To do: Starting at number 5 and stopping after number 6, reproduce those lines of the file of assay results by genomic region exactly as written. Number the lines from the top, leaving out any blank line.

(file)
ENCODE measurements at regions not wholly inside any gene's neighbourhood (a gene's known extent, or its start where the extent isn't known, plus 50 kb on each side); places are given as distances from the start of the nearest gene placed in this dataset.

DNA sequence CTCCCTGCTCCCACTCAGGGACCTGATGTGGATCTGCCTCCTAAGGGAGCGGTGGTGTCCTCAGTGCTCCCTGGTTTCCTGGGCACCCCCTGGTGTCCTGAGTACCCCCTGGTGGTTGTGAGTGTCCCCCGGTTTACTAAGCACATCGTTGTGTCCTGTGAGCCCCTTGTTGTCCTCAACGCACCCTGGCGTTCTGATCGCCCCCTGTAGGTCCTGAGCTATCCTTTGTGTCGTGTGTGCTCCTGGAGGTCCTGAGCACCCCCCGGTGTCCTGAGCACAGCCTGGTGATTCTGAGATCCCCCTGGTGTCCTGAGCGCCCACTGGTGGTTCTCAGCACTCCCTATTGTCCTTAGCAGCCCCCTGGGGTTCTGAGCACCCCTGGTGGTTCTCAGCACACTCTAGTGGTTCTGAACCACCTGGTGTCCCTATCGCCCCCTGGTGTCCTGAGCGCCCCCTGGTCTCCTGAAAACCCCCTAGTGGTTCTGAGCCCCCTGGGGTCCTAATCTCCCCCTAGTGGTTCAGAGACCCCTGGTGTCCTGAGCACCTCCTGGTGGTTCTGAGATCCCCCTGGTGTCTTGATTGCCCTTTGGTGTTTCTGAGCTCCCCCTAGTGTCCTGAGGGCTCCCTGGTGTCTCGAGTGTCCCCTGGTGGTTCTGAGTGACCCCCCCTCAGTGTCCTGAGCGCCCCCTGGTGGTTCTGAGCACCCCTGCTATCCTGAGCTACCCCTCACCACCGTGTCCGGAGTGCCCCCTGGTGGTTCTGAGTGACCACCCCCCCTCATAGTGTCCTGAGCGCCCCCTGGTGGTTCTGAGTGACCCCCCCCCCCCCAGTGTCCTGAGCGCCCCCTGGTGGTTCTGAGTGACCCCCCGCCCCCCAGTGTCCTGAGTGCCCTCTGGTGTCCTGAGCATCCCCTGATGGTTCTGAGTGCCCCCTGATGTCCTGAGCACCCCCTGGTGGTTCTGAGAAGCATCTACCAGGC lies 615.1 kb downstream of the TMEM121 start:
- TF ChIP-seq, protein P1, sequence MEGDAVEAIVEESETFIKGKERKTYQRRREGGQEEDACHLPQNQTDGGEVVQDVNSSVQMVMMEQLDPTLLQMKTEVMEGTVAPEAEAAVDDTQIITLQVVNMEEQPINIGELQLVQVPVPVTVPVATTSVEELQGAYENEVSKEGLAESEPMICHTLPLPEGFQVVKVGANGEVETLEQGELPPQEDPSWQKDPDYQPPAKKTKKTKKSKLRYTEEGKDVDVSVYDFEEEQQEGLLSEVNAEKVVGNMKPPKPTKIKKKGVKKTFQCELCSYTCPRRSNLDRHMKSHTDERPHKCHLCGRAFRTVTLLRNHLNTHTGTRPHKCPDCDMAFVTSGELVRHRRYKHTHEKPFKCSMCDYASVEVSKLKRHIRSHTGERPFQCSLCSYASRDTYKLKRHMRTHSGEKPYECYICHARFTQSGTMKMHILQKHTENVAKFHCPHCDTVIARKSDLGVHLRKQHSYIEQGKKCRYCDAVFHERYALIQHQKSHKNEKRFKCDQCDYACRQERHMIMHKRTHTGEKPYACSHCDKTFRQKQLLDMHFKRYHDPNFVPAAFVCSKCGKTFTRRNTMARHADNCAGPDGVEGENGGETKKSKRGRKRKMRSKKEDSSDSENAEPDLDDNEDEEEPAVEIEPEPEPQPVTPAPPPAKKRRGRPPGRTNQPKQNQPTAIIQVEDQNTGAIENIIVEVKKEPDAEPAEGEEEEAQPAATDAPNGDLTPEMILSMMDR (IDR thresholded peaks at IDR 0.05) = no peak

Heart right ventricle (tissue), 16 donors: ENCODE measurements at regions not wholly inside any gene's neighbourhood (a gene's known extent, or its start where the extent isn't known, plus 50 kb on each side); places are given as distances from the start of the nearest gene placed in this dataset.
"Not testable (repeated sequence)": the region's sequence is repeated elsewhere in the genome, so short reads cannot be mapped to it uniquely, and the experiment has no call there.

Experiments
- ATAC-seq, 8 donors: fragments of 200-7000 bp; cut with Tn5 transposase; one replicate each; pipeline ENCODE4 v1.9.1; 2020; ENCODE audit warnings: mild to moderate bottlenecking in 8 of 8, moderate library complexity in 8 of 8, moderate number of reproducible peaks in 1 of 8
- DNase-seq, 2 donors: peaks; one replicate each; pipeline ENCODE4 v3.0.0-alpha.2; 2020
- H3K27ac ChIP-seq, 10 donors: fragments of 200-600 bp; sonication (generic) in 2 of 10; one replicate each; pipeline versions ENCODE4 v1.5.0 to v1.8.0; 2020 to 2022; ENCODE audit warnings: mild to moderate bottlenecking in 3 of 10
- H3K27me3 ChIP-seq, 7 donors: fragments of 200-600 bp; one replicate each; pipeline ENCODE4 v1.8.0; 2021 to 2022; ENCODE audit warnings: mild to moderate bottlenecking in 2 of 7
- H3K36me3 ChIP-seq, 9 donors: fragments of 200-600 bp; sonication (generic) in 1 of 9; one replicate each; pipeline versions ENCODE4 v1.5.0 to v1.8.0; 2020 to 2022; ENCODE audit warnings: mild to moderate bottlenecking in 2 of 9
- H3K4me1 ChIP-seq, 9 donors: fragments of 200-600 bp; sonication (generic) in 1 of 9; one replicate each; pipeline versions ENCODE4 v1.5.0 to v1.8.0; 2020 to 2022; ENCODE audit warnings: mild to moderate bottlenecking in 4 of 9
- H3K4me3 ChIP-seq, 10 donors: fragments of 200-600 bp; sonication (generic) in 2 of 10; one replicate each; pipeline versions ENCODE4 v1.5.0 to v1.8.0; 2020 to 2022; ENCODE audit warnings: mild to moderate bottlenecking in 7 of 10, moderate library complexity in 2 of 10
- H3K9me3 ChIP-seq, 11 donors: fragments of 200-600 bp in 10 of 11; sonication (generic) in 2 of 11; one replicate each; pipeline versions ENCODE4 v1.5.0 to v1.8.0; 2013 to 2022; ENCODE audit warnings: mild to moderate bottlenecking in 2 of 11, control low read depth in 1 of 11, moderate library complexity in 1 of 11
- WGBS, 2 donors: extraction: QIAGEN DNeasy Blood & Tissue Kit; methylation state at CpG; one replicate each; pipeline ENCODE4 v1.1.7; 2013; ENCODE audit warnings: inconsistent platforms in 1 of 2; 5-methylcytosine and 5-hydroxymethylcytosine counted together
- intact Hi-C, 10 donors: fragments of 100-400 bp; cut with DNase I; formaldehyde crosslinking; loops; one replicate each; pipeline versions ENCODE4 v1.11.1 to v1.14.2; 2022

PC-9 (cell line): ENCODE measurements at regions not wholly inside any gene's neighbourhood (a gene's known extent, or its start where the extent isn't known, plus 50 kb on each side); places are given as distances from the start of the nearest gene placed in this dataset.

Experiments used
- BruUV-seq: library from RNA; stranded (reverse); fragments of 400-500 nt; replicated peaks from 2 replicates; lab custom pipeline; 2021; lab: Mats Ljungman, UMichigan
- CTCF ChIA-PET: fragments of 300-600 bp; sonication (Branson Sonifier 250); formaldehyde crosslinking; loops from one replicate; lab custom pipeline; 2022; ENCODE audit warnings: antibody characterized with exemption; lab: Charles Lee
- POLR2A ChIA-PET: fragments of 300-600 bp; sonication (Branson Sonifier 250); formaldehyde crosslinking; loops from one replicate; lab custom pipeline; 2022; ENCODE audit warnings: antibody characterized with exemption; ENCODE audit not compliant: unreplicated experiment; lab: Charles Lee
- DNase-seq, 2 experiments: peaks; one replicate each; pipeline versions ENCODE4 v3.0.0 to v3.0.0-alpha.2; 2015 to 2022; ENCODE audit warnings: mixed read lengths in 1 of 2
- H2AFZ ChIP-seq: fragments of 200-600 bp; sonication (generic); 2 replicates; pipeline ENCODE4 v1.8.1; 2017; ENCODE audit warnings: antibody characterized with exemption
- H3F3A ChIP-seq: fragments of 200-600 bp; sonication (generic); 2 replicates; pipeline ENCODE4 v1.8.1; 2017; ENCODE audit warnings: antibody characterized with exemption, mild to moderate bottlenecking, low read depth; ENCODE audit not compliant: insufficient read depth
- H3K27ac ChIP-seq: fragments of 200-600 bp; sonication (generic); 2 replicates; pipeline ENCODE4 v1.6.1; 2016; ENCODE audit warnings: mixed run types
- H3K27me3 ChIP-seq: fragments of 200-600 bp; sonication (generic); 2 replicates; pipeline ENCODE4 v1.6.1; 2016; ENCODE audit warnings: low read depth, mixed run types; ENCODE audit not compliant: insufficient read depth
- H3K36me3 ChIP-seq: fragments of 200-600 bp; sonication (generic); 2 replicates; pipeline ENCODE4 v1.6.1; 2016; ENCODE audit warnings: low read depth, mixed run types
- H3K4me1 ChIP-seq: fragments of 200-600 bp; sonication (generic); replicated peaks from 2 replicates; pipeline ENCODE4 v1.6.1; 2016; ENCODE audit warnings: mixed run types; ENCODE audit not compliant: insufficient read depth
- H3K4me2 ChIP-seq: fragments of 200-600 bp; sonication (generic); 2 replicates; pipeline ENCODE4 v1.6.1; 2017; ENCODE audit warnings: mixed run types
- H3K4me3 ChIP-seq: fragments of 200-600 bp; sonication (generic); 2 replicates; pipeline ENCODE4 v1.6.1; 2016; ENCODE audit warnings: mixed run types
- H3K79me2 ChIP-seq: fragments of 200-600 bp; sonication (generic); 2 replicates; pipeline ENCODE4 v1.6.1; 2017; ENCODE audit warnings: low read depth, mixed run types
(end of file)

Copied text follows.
"Not testable (repeated sequence)": the region's sequence is repeated elsewhere in the genome, so short reads cannot be mapped to it uniquely, and the experiment has no call there.

Experiments